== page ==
Opinion | Sunvoice

EDITORIAL: Our PM, The ‘Buoy That Keeps The Nets Afloat’

If holding the forum in Tuvalu, an atoll nation whose very existence is threatened by climate change was not enough, it’s doubtful that Australia will budge to any persuasion from Pacific island friends or family.
17 Aug 2019 17:48
EDITORIAL: Our PM, The ‘Buoy That Keeps The Nets Afloat’
From left: Papua New Guinea Prime Minister James Marape, Prime Minister Voreqe Bainimarama and the Tongan Prime Minister ‘Akilisi Pohiva at the Pacific ACP leaders meeting on August 13, 2019. Photo: Ilaijia Ravuwai

Prime Minister Voreqe Bainimarama has been described as “a buoy that kept the nets afloat” when talks began to breakdown on the final day (which dragged late into the night) of the 50th Pacific Islands Forum meeting in Tuvalu.

Mr Bainimarama reminded other Pacific island leaders that this was their time to make a difference.

This was his first time back with the forum after a lapse of more than 10 years.

Like other Pacific island leaders, the need to col­lectively voice their concerns to the ‘bigger Pacific brothers’ about our climate-vulnerabilities was vital.

It’s a fight some have deemed as unattainable given corporate and global pressures – the call to the world to limit global warming to 1.5 degrees Celsius.

Or as put aptly by the late Tony de Brum of the Mar­shall Islands: “1.5 to stay alive”.

This same call was again highlighted by Mr Baini­marama during his keynote address at the Sautalaga event.

For Pacific Island countries 1.5 is non-negotiable and all attempts to derail it in global forums will be resisted.

Sadly, when commitments were put to paper, Aus­tralia would not support the rest of the forum.

In a statement yesterday, Mr Bainimarama said that while there has been a great deal of agreement in Funafuti, it is clear that there are differences of opinion, emphasis and approach between the island nations and New Zealand, on the one hand, and Aus­tralia on the other.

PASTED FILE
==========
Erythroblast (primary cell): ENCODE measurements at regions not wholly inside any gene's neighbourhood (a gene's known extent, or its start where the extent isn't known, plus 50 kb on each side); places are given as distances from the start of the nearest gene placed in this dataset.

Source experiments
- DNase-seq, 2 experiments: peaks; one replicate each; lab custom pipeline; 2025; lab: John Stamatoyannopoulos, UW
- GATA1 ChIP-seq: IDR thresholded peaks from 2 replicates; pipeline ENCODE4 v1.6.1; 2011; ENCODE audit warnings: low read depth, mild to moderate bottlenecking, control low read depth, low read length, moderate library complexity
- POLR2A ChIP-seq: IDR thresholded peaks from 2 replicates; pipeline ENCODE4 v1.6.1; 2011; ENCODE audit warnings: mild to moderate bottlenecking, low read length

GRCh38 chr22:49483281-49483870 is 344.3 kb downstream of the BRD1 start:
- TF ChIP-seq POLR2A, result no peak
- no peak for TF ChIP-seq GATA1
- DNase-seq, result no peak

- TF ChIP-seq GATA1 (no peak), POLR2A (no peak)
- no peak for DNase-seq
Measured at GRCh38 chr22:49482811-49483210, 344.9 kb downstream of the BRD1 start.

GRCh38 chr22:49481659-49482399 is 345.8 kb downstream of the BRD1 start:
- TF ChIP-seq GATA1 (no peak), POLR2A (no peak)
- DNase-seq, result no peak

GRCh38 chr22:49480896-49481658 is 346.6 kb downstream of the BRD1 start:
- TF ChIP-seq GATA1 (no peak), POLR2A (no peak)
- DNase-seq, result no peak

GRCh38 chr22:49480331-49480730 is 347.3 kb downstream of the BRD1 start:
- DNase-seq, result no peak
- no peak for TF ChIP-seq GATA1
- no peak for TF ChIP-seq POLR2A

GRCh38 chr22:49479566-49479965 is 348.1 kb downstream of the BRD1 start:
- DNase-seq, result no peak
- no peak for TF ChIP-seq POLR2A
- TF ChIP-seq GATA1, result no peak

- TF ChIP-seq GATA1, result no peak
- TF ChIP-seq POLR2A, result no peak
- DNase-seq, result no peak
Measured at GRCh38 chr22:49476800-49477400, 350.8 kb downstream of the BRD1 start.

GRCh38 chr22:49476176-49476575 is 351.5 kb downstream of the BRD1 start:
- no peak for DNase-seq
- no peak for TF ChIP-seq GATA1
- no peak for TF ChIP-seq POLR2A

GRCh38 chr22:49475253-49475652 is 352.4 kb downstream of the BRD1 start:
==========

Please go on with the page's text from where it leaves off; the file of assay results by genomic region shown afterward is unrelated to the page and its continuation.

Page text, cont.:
But he is hopeful that Australia will soon make rap­id transition from coal to energy sources that do not contribute to climate change.

For Fiji’s “Vuvale Partnership” with Australia, keeping the conversation alive and working things out amicably is key.

What’s the use of such a relationship if a “vuvale” member stands by only to watch the other slowly fade away or drown?

Family or “vuvale” stand up for each other and fight on no matter what.

Mr Bainimarama was concerned that the differenc­es that came out of the final communique inevitably weakens the strength of the Pacific’s collective posi­tion.

He was disappointed that a consensus was not reached.

If holding the forum in Tuvalu, an atoll nation whose very existence is threatened by climate change was not enough, it’s doubtful that Australia will budge to any persuasion from Pacific island friends or family.

Even the welcoming party of children and adults wading through water at the Funafuti Airport to wel­come PIF leaders and delegates was enough to tug at the heart.

Not for Australia and Prime Minister Scott Morri­son.

Instead he chose to do a traditional dance with the Nui island communities called the ‘fatele’.

They too are threatened every day by climatic changes.

Feedback: rosi.doviverata@fijisun.com.fj

 

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